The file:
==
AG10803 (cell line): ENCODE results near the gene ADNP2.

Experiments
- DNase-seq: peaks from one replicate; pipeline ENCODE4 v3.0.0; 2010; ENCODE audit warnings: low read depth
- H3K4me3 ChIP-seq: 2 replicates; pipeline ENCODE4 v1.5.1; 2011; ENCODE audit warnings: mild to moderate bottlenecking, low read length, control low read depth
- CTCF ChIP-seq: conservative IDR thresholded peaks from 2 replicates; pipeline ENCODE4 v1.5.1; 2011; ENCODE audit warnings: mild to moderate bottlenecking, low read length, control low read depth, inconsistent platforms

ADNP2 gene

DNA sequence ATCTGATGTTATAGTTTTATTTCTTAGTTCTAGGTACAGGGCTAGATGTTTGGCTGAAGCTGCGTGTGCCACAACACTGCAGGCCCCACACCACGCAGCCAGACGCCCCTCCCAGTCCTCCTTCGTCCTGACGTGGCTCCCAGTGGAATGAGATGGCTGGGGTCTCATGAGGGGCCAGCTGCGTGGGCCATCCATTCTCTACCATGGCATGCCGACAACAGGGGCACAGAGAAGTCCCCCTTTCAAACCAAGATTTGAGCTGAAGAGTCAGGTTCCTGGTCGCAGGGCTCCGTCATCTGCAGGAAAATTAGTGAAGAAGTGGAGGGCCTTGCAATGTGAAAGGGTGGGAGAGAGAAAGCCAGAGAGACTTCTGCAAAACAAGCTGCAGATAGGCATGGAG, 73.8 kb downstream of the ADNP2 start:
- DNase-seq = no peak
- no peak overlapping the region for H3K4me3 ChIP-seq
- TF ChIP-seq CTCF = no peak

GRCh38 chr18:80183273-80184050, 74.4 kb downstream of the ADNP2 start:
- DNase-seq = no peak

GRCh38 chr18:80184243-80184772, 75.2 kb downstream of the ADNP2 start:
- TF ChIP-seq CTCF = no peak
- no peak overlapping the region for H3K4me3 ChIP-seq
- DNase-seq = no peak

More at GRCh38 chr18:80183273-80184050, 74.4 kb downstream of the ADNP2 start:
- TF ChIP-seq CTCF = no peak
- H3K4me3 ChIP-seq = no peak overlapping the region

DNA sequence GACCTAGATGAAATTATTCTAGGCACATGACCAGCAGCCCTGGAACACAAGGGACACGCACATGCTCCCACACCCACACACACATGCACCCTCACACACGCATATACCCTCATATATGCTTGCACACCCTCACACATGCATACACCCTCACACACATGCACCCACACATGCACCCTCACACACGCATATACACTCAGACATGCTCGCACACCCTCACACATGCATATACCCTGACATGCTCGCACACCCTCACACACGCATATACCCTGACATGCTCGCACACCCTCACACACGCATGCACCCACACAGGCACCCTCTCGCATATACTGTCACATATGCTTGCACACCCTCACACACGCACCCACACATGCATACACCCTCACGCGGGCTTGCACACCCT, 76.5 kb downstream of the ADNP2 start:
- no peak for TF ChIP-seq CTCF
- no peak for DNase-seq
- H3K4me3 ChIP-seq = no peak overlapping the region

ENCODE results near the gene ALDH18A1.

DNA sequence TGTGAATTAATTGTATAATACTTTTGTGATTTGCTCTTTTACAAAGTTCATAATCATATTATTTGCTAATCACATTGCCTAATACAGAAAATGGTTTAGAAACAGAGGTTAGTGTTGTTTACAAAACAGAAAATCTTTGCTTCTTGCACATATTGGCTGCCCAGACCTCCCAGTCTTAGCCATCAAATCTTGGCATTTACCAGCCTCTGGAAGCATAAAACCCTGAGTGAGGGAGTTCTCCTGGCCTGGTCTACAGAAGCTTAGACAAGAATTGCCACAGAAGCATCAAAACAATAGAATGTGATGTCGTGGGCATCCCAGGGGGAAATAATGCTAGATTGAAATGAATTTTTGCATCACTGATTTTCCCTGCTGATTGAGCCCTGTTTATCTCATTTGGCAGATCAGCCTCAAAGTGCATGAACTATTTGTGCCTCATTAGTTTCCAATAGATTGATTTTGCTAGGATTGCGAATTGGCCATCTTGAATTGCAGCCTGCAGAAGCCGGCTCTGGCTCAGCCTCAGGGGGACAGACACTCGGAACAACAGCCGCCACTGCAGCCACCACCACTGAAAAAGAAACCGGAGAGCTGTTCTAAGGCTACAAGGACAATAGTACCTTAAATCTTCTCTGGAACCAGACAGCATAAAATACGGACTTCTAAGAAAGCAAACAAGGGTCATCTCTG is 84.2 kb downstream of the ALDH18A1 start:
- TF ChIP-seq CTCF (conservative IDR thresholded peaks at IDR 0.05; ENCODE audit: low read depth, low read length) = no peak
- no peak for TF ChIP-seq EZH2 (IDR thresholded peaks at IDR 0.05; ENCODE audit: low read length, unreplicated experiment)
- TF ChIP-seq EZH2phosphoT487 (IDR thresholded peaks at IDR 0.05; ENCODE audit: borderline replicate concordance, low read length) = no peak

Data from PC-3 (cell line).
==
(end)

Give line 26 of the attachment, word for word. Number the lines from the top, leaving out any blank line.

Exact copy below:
- TF ChIP-seq CTCF (conservative IDR thresholded peaks at IDR 0.05; ENCODE audit: low read depth, low read length) = no peak